A shortage of functioning equipment at the Queen Elizabeth Hospital (QEH) morgue is causing headaches for beleaguered staffers.
Two senior members of staff, who spoke to Barbados TODAY on the condition of anonymity outlined a litany of issues which they insist, need to be quickly addressed to make life easier for their workers.
One said that she would like authorities to deal with the “chronic” break down of the refrigerators which are used for storage of corpses. According to the hospital source, there are 34 freezers, plus the two used specifically for limbs and babies, and on a good day “you may get half working”. This has contributed to the outsourcing of cadavers to two contracted morgue facilities at an estimated cost to government of at least $150 per body per day.
“When the fridge malfunctions and you have a body in there, what they do is try not to open the other fridges on a constant basis so that the other little gases that keeping the bodies in there chilled won’t escape. When that is down you would smell the body and in there does start to smell stink and I know that can’t be safe for those workers,” the source lamented.
Added to that, there is a shortage of death carts, another source highlighted. This, he said, caused orderlies to be resourceful and either convert trolleys from the Accident and Emergency department or use the same beds a patient may have died on as a death cart.
He explained to Barbados TODAY that presently there was only one death cart in use.
“And it was there for a while outside the corridor of the morgue. Eventually, they went back using the old death cart because they were complaining it couldn’t steer properly when weight go on it. They sent it down by the engineers, the engineers change it and put on some wheels. Eventually, the cart finally went out of commission because no matter how many times you welded back on the wheel after a while it would break off. So now they got a trolley (like in A&E) that … they just remove the mattress and they use that as a death cart. But sometimes when the body too big and the patient can’t come off, that is when double work happens and they [orderlies] have to push that patient down stairs to the morgue in that bed and then they have to carry back the bed to the ward- that’s how bad it has gotten.”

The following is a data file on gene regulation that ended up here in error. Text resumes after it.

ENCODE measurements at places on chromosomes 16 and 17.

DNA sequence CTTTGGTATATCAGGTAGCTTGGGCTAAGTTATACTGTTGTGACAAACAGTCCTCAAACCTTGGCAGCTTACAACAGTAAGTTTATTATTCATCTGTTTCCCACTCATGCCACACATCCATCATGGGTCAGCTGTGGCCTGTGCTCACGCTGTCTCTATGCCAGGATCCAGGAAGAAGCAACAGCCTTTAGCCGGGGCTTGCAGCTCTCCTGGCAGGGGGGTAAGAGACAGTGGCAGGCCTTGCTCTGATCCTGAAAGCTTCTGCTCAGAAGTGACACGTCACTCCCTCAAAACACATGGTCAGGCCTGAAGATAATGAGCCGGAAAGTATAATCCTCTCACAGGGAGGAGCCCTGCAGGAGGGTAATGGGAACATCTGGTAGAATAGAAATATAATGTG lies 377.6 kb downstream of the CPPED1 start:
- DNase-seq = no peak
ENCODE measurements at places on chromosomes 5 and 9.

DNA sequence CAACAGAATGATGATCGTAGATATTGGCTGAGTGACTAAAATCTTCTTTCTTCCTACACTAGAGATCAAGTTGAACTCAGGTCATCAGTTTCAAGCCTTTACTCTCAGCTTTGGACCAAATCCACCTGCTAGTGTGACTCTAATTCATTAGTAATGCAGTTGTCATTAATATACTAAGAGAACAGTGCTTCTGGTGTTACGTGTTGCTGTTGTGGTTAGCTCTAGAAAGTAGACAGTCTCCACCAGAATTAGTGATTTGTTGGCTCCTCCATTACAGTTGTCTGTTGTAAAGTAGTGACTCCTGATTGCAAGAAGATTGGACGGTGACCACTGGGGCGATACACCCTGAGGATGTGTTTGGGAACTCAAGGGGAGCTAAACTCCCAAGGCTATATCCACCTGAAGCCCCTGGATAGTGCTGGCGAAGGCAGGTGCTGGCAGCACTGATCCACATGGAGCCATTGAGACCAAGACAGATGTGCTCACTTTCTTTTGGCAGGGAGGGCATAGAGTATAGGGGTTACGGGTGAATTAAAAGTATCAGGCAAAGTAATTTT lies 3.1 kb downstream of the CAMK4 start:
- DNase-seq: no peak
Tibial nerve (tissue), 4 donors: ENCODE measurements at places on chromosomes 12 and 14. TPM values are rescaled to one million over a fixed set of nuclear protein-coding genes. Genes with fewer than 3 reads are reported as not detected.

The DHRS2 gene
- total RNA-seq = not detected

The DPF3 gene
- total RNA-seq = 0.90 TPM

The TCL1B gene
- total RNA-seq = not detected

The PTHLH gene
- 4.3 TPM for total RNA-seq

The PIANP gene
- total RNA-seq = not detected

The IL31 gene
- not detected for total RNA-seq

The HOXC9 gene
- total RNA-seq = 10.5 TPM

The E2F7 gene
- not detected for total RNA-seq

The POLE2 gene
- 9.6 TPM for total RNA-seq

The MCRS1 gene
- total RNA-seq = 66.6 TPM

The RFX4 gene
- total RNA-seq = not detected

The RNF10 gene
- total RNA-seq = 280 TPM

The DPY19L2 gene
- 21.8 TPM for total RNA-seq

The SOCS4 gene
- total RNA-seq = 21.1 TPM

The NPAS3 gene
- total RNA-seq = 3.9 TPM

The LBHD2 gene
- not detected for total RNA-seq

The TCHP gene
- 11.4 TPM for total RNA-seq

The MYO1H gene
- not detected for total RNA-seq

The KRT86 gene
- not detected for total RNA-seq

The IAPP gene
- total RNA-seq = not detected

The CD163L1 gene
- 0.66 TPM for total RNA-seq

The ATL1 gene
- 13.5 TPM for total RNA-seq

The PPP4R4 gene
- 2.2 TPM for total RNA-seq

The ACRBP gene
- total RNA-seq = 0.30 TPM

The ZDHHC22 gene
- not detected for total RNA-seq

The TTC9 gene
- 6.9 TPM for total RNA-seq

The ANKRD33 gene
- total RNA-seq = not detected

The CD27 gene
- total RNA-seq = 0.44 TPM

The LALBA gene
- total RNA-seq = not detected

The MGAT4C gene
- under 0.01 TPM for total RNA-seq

Other equipment on the malfunction list is the hoist used to lift patients. The QEH source alleged however, that the majority of hoists do not work and “the few on the ward that work hardly anyone knows how to use them”.
According to both sources, these problems have been ongoing for a while and have been brought to the attention of the hospital’s hierarchy before without any action taken.
“Unless you are doctors, senior members or consultants your complaints will go on deaf ears” they charged.
Regarding some of the issues raised, Director of Support Services at the QEH, Louise Bobb, admitted that they had some challenges with the refrigerators, however, those are being rectified.
“The eight-body fridge had a problem last night and it was fixed today. . . the valve was replaced. So the bodies were taken out for that period and will be put back in. The six-body fridge is what is being tested right now. So we have 28 of the 34 in operation. So I do not consider that as major and chronic,” Bobb told Barbados TODAY.
“Adding more fridges would require additional space which we don’t have right now,” she added.
Addressing the issue of a shortage of death carts, the senior manager insisted they were two presently – one that was recently put into service but has broken down and another which also has an issue. She stressed that while over the past three weeks they indeed has some issues with the death carts they were working to correct them.
“It seems that they were yes using trolleys – not beds. But I have the senior orderly supervisor and engineering looking into that to see how soon we can get those repaired. But I still would say to you there is no chronic breakdown and if there are breakdowns they are [being] addressed,” Bobb maintained.